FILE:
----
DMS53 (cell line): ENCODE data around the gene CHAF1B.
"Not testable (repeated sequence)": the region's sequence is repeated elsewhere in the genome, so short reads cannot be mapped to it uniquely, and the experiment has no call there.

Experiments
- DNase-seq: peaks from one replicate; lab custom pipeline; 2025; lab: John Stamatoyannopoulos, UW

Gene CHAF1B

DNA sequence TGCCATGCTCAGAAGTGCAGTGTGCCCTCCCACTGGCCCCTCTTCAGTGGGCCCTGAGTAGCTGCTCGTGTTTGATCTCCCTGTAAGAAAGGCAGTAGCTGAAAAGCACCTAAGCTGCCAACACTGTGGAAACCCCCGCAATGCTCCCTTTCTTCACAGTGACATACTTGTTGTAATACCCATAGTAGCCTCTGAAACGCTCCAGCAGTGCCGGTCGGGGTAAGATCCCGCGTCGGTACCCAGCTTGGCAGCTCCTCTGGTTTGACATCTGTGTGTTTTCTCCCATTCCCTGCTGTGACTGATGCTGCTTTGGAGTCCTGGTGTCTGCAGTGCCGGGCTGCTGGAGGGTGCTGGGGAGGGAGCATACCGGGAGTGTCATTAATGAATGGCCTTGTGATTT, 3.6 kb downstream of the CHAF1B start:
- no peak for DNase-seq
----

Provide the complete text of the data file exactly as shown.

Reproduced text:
DMS53 (cell line): ENCODE data around the gene CHAF1B.
"Not testable (repeated sequence)": the region's sequence is repeated elsewhere in the genome, so short reads cannot be mapped to it uniquely, and the experiment has no call there.

Experiments
- DNase-seq: peaks from one replicate; lab custom pipeline; 2025; lab: John Stamatoyannopoulos, UW

Gene CHAF1B

DNA sequence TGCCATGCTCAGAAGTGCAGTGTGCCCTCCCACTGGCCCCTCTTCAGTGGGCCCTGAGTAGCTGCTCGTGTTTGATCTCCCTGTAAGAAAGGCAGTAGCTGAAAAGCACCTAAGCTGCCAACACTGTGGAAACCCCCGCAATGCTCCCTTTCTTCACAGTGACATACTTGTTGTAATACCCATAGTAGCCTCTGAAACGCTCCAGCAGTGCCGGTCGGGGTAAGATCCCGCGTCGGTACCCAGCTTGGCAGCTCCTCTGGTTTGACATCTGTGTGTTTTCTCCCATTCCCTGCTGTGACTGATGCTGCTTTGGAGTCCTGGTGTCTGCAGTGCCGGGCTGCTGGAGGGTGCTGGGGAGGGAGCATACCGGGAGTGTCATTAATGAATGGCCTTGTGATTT, 3.6 kb downstream of the CHAF1B start:
- no peak for DNase-seq